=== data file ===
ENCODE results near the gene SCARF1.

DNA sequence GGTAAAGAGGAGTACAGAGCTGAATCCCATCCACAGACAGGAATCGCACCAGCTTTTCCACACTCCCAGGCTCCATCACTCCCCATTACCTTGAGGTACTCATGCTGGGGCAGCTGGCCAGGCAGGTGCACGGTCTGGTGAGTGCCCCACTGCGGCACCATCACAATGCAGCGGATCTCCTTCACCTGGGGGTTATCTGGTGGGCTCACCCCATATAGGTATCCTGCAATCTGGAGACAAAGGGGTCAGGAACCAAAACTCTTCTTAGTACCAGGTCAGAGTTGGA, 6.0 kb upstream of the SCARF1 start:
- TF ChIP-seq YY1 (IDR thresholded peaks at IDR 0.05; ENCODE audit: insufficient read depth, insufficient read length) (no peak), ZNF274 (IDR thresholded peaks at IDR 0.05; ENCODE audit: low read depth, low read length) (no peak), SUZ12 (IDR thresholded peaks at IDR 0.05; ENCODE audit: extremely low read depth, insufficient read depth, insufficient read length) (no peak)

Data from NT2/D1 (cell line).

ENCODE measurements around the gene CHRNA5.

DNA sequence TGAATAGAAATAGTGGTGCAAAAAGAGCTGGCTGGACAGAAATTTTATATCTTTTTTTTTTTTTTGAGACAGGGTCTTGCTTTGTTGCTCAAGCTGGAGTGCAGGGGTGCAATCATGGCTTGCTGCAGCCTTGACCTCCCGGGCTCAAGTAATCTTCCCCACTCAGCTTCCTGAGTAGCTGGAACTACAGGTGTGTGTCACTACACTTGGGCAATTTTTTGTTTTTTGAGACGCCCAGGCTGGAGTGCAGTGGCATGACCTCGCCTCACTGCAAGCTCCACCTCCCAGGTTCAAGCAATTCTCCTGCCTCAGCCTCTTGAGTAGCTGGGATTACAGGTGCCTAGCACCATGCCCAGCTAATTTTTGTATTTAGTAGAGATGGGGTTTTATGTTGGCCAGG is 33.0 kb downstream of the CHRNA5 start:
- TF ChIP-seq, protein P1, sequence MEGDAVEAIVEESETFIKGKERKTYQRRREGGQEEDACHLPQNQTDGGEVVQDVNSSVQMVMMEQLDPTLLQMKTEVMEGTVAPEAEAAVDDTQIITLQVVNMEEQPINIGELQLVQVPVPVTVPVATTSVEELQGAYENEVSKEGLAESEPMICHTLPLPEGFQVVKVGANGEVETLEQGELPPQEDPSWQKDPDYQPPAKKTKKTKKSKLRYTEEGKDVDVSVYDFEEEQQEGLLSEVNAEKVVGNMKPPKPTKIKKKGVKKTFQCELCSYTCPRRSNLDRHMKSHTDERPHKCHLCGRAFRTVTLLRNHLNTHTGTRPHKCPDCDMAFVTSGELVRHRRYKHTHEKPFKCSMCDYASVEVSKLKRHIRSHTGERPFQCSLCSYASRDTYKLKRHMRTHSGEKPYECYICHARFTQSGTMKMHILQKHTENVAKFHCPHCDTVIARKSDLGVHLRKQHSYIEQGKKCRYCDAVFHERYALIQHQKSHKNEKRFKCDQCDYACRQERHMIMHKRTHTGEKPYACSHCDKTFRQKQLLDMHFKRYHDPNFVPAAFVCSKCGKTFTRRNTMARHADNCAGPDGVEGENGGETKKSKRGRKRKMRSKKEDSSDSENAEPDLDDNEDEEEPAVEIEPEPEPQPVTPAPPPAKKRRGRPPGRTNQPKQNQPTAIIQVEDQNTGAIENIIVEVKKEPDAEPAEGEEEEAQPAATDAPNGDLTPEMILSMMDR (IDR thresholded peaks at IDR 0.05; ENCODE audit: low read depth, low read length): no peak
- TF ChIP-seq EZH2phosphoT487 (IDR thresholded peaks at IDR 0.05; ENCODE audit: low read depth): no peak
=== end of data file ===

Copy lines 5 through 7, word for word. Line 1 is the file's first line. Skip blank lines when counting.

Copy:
ENCODE measurements around the gene CHRNA5.

DNA sequence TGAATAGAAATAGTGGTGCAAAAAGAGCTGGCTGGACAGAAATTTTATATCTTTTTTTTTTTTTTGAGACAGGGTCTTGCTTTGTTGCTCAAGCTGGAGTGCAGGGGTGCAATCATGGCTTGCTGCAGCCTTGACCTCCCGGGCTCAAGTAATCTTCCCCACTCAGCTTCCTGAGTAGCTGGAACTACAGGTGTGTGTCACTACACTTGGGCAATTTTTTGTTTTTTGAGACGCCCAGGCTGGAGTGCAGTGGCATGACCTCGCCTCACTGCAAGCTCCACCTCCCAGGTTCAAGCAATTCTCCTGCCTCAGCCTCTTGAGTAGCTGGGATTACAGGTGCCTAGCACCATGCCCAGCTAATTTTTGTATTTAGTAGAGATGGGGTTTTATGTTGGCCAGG is 33.0 kb downstream of the CHRNA5 start:
- TF ChIP-seq, protein P1, sequence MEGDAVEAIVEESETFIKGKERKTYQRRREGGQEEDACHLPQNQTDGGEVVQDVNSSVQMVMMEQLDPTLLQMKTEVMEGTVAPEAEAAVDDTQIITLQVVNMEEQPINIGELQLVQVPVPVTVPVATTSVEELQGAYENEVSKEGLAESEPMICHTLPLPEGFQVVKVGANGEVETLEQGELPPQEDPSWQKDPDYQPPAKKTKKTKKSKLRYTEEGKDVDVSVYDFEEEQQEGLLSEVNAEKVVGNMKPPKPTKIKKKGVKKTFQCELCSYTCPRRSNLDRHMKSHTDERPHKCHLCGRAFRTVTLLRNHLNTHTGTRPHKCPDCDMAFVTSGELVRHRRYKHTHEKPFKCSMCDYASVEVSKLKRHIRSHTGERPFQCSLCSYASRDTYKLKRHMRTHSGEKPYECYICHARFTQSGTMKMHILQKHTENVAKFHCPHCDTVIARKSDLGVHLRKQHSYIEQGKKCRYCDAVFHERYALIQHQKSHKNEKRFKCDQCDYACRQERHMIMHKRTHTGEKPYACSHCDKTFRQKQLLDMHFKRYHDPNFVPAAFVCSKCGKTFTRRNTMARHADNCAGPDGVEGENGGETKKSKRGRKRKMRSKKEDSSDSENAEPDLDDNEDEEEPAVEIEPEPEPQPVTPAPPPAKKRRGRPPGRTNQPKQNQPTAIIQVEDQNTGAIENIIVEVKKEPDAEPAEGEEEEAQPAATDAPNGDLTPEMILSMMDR (IDR thresholded peaks at IDR 0.05; ENCODE audit: low read depth, low read length): no peak